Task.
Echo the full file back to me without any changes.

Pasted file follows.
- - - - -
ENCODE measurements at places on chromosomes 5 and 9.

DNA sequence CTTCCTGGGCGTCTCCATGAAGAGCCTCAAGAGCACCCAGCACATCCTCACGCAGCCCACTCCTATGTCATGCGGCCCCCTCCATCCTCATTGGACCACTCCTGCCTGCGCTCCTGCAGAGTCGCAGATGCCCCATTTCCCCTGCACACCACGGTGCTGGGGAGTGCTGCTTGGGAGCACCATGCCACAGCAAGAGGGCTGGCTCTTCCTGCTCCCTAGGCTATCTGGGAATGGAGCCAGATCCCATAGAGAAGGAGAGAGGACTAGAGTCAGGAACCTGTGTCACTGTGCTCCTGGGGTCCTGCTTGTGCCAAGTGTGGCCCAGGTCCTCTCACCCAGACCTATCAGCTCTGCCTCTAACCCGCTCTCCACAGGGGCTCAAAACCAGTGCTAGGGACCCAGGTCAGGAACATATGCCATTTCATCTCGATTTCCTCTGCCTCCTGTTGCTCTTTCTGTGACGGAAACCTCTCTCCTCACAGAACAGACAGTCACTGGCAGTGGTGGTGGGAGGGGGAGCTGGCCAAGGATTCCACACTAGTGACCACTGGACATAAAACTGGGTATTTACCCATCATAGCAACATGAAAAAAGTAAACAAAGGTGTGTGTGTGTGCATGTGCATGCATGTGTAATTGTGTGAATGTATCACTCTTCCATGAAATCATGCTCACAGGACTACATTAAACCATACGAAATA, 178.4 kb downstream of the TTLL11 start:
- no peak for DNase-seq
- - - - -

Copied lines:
ENCODE measurements at places on chromosomes 5 and 9.

DNA sequence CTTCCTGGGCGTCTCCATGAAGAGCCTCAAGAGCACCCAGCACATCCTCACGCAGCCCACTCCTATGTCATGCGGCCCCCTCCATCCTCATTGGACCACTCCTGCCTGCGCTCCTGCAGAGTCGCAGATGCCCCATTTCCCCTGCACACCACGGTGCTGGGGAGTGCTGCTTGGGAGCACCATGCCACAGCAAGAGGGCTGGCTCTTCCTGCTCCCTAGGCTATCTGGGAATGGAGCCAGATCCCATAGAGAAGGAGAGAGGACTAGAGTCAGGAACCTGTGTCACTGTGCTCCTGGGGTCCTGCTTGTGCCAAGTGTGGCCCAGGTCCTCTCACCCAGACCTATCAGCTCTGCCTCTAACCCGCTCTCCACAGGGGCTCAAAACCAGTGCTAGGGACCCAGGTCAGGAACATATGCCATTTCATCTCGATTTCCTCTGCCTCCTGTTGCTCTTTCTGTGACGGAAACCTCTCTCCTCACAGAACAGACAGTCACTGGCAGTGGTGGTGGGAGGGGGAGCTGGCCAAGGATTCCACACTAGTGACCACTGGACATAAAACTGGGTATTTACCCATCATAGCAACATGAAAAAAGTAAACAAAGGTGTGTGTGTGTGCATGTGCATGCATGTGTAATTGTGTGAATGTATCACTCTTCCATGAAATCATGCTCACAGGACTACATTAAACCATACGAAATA, 178.4 kb downstream of the TTLL11 start:
- no peak for DNase-seq